Hi I 'm a female and have extreme HIV paranoia. I have a question about a recent situation I was in. I went to the ladies room and as I was sitting on the toilet the cover went aside and I pretty much sat on the the toilet with no protection in between . since I had shaved before I wanted to make sure the seat was dry so I touched it and my hand touched a blood/vaginal stain on the seat. it seemed dried to me but my hand touched it multiple time. of course I washed my hand s. I was wondering if I put myself at risk for hiv or anything. thank you
Hi there,

Thanks for contacting us at AIDS Vancouver for your HIV related inquires.

To be direct – no. The situation you described put you at no risk for HIV transmission.

Let me explain why. The human immunodeficiency virus (HIV) is a *sexually transmitted disease that is passed from human to human*. It cannot be passed from human-to-object-to-human. This is due to the fact that the virus is actually quite weak. It dies as soon as it is exposed to the air.

First, the virus needs a closed system (ie – the human body) to survive. The only reason the virus can sometimes be transferred through shared needles is because the needle provides that closed, air-tight, system that is necessary for the virus to survive.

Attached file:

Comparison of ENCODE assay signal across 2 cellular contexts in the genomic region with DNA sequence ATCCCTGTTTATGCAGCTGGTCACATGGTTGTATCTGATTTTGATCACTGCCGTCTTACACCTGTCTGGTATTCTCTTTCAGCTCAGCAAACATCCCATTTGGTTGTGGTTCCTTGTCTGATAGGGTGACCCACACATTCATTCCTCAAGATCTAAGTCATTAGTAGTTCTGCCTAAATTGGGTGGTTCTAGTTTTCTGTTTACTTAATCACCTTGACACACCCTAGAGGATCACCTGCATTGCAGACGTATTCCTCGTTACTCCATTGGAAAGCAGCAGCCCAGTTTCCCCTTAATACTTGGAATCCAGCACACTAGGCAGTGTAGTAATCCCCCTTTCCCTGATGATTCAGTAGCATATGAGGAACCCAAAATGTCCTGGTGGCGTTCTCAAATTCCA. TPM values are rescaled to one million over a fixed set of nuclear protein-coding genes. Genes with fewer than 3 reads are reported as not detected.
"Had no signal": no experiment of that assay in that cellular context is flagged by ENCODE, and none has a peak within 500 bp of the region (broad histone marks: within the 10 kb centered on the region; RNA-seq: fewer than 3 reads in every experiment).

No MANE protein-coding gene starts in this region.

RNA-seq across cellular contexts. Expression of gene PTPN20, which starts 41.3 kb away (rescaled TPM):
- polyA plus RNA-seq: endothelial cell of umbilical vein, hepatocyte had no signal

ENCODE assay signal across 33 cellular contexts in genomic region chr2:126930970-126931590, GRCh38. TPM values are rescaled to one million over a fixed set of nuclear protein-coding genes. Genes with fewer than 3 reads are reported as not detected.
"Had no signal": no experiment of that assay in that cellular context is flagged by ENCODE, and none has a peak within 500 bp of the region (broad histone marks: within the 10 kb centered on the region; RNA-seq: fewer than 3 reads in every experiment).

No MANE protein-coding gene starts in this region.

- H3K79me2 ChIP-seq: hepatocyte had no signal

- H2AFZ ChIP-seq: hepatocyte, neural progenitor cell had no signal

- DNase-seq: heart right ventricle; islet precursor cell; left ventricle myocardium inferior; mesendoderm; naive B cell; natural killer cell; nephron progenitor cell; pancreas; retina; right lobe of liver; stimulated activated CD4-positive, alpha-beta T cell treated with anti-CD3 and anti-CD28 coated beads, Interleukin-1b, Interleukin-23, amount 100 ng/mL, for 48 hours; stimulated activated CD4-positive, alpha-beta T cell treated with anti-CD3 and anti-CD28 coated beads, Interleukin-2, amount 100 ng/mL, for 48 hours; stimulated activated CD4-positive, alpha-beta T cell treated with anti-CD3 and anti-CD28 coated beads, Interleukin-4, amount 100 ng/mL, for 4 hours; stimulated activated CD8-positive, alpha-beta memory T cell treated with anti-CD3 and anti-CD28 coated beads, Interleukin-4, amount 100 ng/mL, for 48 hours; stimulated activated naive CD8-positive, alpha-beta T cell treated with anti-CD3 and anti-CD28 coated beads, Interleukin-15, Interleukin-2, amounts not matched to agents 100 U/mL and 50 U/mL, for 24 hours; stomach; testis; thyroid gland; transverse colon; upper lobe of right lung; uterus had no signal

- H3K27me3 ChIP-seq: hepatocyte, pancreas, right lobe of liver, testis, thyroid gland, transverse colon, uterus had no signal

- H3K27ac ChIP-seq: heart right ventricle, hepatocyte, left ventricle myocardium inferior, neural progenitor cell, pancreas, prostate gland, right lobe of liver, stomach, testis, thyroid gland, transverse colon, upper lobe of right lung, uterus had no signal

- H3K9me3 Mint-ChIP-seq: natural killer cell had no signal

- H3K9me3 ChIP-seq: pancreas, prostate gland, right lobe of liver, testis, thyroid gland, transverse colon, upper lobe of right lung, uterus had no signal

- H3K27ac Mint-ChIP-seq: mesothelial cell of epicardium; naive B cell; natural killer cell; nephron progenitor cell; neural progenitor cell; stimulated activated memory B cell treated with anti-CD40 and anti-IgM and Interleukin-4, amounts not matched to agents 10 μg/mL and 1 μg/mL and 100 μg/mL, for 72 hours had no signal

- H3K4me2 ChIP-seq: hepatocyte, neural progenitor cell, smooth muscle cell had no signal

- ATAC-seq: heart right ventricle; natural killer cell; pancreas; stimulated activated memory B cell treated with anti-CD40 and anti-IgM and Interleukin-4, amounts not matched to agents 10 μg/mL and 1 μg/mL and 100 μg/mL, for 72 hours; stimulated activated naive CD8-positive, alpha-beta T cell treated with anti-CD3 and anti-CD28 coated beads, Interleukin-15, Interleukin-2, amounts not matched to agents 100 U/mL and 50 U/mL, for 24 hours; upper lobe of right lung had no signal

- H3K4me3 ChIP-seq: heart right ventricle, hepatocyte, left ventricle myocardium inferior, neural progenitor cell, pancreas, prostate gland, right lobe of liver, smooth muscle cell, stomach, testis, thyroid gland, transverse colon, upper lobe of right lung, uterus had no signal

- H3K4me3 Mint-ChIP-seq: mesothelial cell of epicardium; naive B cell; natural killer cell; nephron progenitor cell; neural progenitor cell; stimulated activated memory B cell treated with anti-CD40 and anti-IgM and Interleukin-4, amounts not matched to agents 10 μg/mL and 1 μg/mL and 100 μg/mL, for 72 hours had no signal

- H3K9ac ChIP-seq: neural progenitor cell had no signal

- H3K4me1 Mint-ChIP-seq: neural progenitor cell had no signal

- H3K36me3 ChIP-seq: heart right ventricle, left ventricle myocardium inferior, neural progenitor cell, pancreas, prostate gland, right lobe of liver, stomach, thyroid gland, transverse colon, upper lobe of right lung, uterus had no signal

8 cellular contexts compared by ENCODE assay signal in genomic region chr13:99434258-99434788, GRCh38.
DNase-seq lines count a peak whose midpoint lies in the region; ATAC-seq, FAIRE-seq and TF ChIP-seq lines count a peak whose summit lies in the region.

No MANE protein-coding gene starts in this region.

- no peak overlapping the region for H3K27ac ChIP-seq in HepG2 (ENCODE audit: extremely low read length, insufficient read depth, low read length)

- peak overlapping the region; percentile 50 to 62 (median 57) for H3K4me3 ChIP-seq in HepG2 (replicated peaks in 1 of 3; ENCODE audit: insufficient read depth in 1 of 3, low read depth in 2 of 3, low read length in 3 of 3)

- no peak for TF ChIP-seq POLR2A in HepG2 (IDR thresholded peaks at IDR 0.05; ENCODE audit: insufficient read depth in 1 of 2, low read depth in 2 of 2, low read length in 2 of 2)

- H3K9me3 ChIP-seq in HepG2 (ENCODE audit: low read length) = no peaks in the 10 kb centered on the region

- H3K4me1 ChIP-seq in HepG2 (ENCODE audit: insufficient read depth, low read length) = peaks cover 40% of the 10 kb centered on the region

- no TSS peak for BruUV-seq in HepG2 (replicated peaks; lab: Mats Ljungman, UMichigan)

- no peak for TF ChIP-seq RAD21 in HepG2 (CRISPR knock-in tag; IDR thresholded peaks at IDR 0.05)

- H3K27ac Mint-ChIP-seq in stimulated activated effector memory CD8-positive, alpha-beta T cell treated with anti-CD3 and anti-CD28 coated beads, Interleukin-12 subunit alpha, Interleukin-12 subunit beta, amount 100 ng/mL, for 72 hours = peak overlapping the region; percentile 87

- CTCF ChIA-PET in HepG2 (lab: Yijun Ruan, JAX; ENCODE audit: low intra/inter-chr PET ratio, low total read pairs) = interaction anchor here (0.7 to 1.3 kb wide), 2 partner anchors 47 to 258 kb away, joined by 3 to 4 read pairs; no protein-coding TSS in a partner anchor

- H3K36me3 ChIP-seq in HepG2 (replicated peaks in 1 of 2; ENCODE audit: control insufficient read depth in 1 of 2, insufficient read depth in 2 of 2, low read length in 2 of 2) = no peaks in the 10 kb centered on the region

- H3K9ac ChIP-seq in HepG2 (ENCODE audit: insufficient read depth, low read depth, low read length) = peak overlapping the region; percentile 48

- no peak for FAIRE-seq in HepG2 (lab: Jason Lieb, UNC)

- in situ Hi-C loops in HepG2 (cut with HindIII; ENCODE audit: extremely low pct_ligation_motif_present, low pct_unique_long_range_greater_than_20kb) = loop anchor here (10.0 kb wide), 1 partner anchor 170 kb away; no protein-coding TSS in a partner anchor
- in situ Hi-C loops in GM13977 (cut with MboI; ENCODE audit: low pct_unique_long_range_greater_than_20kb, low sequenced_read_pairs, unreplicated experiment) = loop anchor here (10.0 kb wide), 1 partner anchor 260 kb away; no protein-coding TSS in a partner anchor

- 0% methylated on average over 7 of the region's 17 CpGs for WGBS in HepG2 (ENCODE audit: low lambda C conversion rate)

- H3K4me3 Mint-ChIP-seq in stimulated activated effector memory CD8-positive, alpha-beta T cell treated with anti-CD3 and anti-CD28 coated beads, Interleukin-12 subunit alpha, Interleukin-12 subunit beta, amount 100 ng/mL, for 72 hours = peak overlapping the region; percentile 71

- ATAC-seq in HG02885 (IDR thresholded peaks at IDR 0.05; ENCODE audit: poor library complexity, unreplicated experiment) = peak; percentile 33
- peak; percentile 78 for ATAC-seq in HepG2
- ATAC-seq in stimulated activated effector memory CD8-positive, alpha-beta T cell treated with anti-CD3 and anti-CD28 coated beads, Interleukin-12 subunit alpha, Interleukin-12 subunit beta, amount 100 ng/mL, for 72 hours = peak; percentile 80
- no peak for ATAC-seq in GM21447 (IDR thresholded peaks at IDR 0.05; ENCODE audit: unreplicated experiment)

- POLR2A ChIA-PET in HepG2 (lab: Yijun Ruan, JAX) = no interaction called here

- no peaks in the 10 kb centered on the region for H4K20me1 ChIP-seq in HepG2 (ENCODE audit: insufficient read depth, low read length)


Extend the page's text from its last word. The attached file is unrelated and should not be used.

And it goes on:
Second, the specific bodily fluids that can carry HIV need to be present. These fluids are blood, semen, vaginal/anal fluids and breast milk. The stain on the seat could be a number of things (including a water or urine stain). We do not like to deal with hypothetical situations as discussing all the theoretical what-ifs can contribute to anxieties. For HIV transmission to occur, the bodily fluids need to fresh. A stain on a toilet seat is not considered to be the ‘required bodily fluids.’

Third, the aforementioned bodily fluids of the HIV+ person need direct access to the blood stream of the HIV- person. *Direct access* means vaginal or anal penetration, the sharing of needles or deep, fresh and profusely bleeding wounds (think stab wound). Small abrasions from shaving would not constitute the label of “direct access to the blood stream.” Again, HIV is a weak virus. It cannot fight through any barriers, such as condoms or skin. When your body has a small cut, the blood immediately clots and the skin begins to repair itself. The HIV virus cannot fight through these natural barriers.

Lastly, I believe it is important for us to discuss your self-proclaimed HIV paranoia. It is important to note that stress itself can be incredibly difficult on the body, and may lead to illnesses. Your continued paranoia around HIV also contributes to the stigma that HIV+ people experience on a daily basis. I strongly encourage you to discuss this paranoia with your health care professional.

I trust this has adequately answered your questions. Feel free to contact us again with any other concerns. You can call us on the helpline at 604-696-4666 or email us at

In health,
AIDS Vancouver Helpline Volunteer.


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